Tip: watch out for recurring fees on resume and job-help websites. Look for free, government or non-profit run services before paying for help. Be very wary of jobs or services that charge you upfront with a promise of future work or payment. And as always, if it sounds too good to be true, it probably is.
5,254 complaints. The biggest day of many people’s lives is being ruined by bad online vendors. From wedding dresses that fall apart to diamond rings that turn out to be fakes, wedding scams leave a trail of tears.
Tip: While finding deals online is a great way to save money on a wedding, if you’re buying from an unfamiliar site or from overseas, do it *well* in advance so if anything goes wrong you can fix it. And for really critical items (e.g., a wedding dress) you might want to just buy local where you can really make sure it’s the one you want.
6,046 complaints. An explosion of cheap merchandise is available to Western consumers from around the world and especially from Asia. Many good deals are there to be had, but there is a preponderance of low-quality products, counterfeits and scams. The complaint most often lodged is the low-quality or non-existence of customer service. Expect no phone support, infrequent email communication, costly returns and poor English.
Tip: If you order from overseas, don’t expect much help if something goes wrong. Always use a major credit card and read all the bad reviews very carefully to isolate the most common issues.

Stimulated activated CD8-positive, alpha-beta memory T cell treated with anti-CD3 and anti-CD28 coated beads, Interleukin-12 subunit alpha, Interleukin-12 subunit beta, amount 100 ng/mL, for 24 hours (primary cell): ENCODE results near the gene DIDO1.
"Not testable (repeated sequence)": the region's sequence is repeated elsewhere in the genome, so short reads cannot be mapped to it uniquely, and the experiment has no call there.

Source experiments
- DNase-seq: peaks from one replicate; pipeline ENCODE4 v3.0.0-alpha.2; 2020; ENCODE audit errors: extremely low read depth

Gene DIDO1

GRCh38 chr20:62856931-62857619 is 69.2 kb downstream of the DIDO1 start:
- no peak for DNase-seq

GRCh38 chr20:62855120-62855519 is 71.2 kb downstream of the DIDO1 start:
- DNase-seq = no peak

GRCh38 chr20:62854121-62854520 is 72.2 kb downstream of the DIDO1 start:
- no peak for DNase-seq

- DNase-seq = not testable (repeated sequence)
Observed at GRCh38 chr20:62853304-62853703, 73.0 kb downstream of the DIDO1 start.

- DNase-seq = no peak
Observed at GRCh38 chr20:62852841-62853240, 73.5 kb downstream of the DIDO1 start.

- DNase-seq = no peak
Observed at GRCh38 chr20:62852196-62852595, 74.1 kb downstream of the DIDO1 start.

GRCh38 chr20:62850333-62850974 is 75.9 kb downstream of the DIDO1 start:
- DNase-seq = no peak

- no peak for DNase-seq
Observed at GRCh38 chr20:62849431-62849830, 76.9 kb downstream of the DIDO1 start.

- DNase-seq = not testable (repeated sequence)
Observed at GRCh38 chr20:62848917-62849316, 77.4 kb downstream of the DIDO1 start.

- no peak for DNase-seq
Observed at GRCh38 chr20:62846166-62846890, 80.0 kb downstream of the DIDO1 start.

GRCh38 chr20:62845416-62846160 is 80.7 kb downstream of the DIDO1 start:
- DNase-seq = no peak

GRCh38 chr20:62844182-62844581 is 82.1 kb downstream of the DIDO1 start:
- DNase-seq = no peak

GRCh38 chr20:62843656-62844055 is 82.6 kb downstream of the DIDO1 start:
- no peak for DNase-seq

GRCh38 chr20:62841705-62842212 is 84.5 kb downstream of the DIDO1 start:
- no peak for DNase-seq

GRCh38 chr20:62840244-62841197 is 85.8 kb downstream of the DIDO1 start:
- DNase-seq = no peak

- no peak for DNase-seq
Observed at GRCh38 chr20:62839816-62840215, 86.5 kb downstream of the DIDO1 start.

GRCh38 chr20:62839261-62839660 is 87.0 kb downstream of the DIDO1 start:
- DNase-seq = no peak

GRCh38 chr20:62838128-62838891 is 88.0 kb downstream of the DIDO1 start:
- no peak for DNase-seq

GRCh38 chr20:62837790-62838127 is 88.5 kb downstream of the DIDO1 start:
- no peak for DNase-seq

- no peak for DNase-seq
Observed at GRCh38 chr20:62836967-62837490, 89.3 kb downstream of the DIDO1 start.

6,323 complaints. It turns out Mr. and Mrs. Rights are all over the internet, but only a fraction of them are real—the rest being fake online dating profiles puppeteered by dodgy dating sites and scammers. This along with surreptitious monthly billing and stolen personal details make finding the right person even more challenging.
Tip: Be skeptical of all strangers online but especially those with too-perfect looking pictures and profiles. Check your credit card statements frequently for charges from supposedly “free” dating sites.
11,530 complaints. It doesn’t get much more frustrating than booking your dream vacation only to arrive at your destination to discover your hotel reservation has been “lost” or your plane tickets don’t really exist. Believe it or not, this happens regularly on some shady travel websites. You pay upfront online and then the hotel or airline has never heard of you. Also excessive hidden fees abound when it comes to reservation changes and cancellations.
Tip: Use reputable travel websites, read terms carefully for hidden fees and always confirm reservations directly with hotels and airlines.